All around the country people are trying to express their gratitude to those who cannot stay at home.
Did we think of cleaners before? They are the ones who pick up the garbage, mop up the floor and disinfect our environment every day. In their own ways, they are fighting in the frontline using the most important weapons to contain the coronavirus. And yet, their social status is far from being the best, many people look down on their work or don’t even take notice of it.
The Hungarian Central Statistical Office examined 173 occupations in terms of social prestige according to 5 different aspects: for example how much power or influence they entail, how much one has to learn for them, how useful they are for society, how trendy or appealing they are nowadays. According to the subjective judgement of the respondents cleaning is among the ten lowest-prestige jobs. It is ranked 163rd coming ahead of only road sweepers, leaflet distributors and unskilled workers.
‘Since last year we have been planning to launch a social sensitivity campaign to make the public aware of the socially indispensable, yet almost invisible, work of cleaners’, said Ferenc Kis-Szölgyémi, CEO of B+N Referencia Zrt. ‘The groundwork had been laid for long months but by the time we were ready, COVID-19 had reached the country. The 45 thousand cleaners in the country have always deserved our heartfelt appreciation, but in these times they deserve it a 100 times more. We employ 4100 cleaners who are doing a great job cleaning transportation vehicles, hospitals and office buildings. The majority of our society take cleanliness for granted but do not appreciate the people who make it happen. With our campaign “Look round and see” we want to show an alternative approach.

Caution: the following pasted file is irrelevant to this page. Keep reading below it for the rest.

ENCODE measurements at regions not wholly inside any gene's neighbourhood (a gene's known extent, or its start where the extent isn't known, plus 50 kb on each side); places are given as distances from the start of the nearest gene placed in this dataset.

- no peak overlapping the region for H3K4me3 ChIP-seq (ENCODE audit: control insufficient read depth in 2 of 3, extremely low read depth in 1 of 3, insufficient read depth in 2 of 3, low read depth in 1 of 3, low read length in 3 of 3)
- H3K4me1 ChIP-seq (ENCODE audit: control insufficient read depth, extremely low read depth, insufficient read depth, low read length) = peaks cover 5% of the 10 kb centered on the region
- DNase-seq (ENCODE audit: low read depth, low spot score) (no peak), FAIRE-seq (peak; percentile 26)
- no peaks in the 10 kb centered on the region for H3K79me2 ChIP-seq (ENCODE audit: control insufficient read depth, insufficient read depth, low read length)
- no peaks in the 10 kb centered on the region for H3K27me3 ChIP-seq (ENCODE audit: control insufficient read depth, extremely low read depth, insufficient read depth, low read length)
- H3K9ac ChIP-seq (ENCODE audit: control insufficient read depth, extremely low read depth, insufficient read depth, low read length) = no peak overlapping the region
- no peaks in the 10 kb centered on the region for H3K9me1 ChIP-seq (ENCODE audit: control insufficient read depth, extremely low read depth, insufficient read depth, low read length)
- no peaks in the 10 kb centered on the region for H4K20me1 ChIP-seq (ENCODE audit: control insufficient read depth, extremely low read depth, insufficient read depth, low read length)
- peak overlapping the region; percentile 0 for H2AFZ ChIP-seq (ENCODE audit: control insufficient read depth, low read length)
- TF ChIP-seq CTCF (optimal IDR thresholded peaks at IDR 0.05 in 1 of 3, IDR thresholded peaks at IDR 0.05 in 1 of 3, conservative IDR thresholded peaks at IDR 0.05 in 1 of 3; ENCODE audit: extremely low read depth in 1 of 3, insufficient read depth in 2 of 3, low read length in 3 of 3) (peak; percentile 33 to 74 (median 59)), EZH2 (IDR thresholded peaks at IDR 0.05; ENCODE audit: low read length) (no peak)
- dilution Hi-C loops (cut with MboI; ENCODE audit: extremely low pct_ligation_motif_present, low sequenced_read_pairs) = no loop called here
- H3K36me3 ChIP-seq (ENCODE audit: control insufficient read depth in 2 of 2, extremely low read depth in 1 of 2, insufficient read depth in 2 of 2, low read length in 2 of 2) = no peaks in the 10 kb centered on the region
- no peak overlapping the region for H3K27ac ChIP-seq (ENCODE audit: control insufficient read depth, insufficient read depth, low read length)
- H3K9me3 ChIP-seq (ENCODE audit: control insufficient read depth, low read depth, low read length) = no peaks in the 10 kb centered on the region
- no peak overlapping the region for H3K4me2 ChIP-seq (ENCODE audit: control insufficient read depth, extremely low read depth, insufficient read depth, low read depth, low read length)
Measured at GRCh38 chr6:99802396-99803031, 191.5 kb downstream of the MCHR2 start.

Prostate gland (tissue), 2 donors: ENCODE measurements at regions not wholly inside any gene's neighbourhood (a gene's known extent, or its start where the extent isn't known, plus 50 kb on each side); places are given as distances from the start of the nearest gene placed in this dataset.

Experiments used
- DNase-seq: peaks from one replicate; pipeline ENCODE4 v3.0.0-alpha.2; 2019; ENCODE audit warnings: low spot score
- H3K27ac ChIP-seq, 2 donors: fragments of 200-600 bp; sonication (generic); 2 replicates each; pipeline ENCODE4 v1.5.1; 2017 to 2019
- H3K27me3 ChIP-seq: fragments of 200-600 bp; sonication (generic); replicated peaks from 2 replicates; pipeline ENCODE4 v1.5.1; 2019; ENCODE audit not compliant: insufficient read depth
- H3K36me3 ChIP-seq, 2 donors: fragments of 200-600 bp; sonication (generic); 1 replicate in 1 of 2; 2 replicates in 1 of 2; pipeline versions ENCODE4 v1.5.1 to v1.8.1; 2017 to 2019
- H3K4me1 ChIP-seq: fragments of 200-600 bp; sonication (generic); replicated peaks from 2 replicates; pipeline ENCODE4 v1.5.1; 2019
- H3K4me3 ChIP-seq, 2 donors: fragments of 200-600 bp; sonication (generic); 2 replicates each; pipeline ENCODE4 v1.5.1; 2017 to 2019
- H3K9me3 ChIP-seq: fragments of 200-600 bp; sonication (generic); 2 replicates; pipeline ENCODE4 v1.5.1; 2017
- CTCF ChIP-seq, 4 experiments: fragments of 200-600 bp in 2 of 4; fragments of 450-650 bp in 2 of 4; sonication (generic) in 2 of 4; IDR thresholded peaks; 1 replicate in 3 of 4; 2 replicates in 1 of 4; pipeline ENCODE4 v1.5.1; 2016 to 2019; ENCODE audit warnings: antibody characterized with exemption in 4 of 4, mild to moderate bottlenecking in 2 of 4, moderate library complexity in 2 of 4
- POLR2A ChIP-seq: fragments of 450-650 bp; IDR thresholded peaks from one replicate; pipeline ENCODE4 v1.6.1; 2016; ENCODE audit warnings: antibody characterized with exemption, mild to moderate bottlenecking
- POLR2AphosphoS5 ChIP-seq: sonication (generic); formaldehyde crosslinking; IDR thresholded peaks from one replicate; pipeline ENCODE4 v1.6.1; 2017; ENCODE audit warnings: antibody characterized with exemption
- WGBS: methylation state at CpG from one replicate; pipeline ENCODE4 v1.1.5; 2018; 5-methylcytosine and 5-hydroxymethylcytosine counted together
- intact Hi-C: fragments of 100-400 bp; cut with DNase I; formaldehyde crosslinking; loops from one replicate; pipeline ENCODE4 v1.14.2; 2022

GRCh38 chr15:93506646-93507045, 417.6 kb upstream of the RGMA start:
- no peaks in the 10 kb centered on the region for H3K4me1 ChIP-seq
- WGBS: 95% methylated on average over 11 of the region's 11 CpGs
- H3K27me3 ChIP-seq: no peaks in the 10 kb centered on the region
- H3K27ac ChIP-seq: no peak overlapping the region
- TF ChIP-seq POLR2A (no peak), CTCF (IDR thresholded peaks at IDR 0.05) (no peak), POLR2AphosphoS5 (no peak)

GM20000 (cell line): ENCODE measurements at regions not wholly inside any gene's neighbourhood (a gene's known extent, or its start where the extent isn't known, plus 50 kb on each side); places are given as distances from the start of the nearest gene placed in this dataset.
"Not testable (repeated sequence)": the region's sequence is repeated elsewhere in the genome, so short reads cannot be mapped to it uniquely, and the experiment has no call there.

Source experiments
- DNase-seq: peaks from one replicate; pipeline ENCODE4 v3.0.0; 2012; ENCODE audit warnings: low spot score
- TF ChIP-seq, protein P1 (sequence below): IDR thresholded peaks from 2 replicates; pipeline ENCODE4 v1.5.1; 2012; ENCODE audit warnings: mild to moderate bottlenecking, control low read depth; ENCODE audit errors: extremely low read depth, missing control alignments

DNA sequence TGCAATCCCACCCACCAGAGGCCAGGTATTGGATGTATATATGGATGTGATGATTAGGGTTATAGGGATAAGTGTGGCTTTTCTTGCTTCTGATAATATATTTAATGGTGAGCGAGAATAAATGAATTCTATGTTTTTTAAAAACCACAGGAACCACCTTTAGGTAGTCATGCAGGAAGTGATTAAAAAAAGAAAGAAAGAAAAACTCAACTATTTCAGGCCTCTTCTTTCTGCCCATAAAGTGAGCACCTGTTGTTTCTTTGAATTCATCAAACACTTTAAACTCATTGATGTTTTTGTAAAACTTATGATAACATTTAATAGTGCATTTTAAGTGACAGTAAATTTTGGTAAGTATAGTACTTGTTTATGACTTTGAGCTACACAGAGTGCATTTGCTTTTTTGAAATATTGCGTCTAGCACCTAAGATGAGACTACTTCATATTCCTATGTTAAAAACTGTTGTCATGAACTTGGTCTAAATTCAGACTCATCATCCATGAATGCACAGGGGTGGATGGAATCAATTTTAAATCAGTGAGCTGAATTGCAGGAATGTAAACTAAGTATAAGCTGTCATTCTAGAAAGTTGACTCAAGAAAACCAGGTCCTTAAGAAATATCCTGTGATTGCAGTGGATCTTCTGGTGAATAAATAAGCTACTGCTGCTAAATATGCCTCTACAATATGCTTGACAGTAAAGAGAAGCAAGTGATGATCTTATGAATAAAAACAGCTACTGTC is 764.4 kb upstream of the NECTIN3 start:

Could you bear the physical demand of cleaning?
Cleaners in Hungary clean up 56 000 km2 a day (Hungary’s area is 93 000 km2), which means they clean every inch of the country in 2 days. Only the cleaners employed by B+N clean an area equivalent to a 1 m wide and 5000 km long pavement, which equals twice the distance between Budapest and Madrid by plane. These are just some data that illustrate the hard physical work cleaners do. Beyond earning a living, they desire the sense of appreciation or at least to be said hello to. We called this campaign to life to make the public notice these unsung heroes!
It is cleaners who make our everyday work comfortable’, said B+N head of marketing Erika Kókai. ‘We have got so used to the order and cleanliness around us that we simply take it for granted and fail to even notice the people who created it. It is our responsibility to do something about the prestige of this work and to stand up for our cleaners and every cleaner in the country because if everything stays the same, soon nobody is going to be left to clean the country’.